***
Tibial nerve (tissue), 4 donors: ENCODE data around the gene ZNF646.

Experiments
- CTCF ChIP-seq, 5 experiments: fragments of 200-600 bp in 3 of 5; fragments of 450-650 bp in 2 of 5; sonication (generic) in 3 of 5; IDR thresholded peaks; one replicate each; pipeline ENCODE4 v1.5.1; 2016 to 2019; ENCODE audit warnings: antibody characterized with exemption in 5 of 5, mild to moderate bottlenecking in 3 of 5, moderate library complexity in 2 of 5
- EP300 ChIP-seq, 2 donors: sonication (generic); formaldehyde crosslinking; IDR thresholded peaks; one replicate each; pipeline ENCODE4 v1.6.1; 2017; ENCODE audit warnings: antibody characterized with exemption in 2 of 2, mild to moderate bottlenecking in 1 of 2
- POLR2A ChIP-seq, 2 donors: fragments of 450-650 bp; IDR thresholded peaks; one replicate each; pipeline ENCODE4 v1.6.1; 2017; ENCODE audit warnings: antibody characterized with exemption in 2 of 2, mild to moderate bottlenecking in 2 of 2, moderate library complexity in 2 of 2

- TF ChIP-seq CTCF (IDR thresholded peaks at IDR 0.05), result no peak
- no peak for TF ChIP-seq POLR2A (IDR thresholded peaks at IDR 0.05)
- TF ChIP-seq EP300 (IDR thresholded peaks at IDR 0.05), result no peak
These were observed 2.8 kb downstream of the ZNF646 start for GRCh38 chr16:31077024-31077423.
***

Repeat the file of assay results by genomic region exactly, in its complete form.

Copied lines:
Tibial nerve (tissue), 4 donors: ENCODE data around the gene ZNF646.

Experiments
- CTCF ChIP-seq, 5 experiments: fragments of 200-600 bp in 3 of 5; fragments of 450-650 bp in 2 of 5; sonication (generic) in 3 of 5; IDR thresholded peaks; one replicate each; pipeline ENCODE4 v1.5.1; 2016 to 2019; ENCODE audit warnings: antibody characterized with exemption in 5 of 5, mild to moderate bottlenecking in 3 of 5, moderate library complexity in 2 of 5
- EP300 ChIP-seq, 2 donors: sonication (generic); formaldehyde crosslinking; IDR thresholded peaks; one replicate each; pipeline ENCODE4 v1.6.1; 2017; ENCODE audit warnings: antibody characterized with exemption in 2 of 2, mild to moderate bottlenecking in 1 of 2
- POLR2A ChIP-seq, 2 donors: fragments of 450-650 bp; IDR thresholded peaks; one replicate each; pipeline ENCODE4 v1.6.1; 2017; ENCODE audit warnings: antibody characterized with exemption in 2 of 2, mild to moderate bottlenecking in 2 of 2, moderate library complexity in 2 of 2

- TF ChIP-seq CTCF (IDR thresholded peaks at IDR 0.05), result no peak
- no peak for TF ChIP-seq POLR2A (IDR thresholded peaks at IDR 0.05)
- TF ChIP-seq EP300 (IDR thresholded peaks at IDR 0.05), result no peak
These were observed 2.8 kb downstream of the ZNF646 start for GRCh38 chr16:31077024-31077423.